Friday 24 September 2021

Just Ponder On This

You can't neglect your source and flourish. You need the right connection to your roots in order not to be tossed aimlessly about in the journey of life.

Neglecting your roots in Àkókó to connect with the root of Mesopotamia or Nazareth or Saudi Arabia is not going to give you the needed support structure to establish you in the earth.

If Olódùmarè/Orí wanted you to be connected to Abraham or Ibrahim, it will not cause you to be born in a family of Ogedengbe, Fatokimi or Osundahunsi. And certainly, a creed of "I believe in the son of God or in the messenger of Allah" doesn't automatically translate you from your Ifá, Ògún, Ọ̀ṣun or Ọ̀jẹ̀ roots into Joshua, Caleb or Abraham roots. In the end, you will discover it is only a waste of time.

If you will allow yourself to think critically, you will know that what I just presented is logical. The evidence is clear. More than 6 decades after the colonizers have left, look at all the countries that were colonized in Africa, ALL of the countries still rely on their colonizers for viability. It is simply because the colonizers have succeeded in removing these countries from their authentic identities. All day long, they try to find their true meanings from the colonizers lens. How can they become the best of themselves that way?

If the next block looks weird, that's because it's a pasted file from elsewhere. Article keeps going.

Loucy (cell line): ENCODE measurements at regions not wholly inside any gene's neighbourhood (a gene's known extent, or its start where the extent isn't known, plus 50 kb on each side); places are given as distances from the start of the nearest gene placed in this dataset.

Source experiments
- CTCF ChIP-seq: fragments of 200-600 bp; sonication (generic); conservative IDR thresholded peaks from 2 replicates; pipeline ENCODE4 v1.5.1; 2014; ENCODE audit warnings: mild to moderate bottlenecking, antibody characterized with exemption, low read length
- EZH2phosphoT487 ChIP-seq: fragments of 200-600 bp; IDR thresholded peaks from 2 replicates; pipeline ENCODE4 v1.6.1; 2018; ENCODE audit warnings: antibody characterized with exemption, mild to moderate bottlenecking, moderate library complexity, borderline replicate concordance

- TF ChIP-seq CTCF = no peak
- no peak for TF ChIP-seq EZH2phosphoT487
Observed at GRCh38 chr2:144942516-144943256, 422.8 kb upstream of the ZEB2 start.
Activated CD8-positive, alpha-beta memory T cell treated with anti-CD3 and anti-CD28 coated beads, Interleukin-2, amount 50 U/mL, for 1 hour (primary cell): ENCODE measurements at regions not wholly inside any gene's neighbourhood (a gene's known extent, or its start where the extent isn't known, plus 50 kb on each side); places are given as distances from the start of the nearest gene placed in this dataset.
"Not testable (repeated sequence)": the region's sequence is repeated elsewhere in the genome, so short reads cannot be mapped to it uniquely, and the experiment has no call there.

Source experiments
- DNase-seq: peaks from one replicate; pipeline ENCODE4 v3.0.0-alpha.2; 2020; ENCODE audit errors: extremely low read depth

You will always be second class in a foreign system.

Why trade your originality for an artificial copy?

How do you suppose that your life will progress when you take on the identity of the one who came to exploit you?

Ọmọ Adúláwọ̀, it is time to return home. Do not mind the crudeness of your own system, come back home and fix what needs to be fixed, quit chasing shadows and return to your roots. Tẹni n tẹni, t'àkísà ń t'àtàn, ọmọ ẹni kò ní ṣ'èdí bẹ̀bẹ̀rẹ̀ ká f'ìlẹ̀kẹ̀ sí ìdí ọmọ ẹlòmíràn.

Ẹ padà sí ọ̀nà òwúrọ. Return to the early path that your forefathers laid, walk it with pride and take your rightful place in the universal scheme of things. Your Ẹlẹ́dàá did not make a mistake to make you Adúláwọ̀.

Ire o.

By Ayobami Ogedengbe.

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